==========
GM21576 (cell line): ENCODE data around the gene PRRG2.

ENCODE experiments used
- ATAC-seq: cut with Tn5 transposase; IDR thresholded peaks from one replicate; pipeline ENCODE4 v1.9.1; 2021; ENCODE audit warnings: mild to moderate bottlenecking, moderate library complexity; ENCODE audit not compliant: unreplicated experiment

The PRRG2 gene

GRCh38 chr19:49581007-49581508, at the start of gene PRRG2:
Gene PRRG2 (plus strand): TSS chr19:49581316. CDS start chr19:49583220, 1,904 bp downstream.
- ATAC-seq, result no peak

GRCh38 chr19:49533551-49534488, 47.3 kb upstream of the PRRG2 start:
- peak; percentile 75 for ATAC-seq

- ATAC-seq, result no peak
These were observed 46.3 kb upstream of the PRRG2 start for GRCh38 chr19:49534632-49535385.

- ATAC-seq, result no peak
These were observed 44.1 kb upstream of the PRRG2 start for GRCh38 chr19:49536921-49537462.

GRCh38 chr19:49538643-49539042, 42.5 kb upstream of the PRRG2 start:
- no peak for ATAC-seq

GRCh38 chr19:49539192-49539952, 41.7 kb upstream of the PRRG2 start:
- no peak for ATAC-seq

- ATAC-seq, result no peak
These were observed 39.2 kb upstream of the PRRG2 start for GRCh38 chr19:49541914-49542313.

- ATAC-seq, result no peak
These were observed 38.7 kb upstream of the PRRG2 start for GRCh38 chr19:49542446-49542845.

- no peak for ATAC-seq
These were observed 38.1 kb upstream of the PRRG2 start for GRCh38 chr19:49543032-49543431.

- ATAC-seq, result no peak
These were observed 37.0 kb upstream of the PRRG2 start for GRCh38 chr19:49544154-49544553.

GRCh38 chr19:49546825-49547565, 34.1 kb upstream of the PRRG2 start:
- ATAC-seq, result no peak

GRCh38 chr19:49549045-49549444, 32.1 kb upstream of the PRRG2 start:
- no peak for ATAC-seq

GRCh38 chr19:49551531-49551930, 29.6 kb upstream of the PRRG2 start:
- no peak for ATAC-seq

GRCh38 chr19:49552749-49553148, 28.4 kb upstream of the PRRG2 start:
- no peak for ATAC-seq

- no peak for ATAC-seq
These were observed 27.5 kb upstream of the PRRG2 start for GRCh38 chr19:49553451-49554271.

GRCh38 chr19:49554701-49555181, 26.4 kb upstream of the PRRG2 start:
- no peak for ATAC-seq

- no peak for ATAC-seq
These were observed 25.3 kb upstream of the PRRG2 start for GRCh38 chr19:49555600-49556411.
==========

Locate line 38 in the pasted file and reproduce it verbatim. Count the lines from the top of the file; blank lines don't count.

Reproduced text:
- no peak for ATAC-seq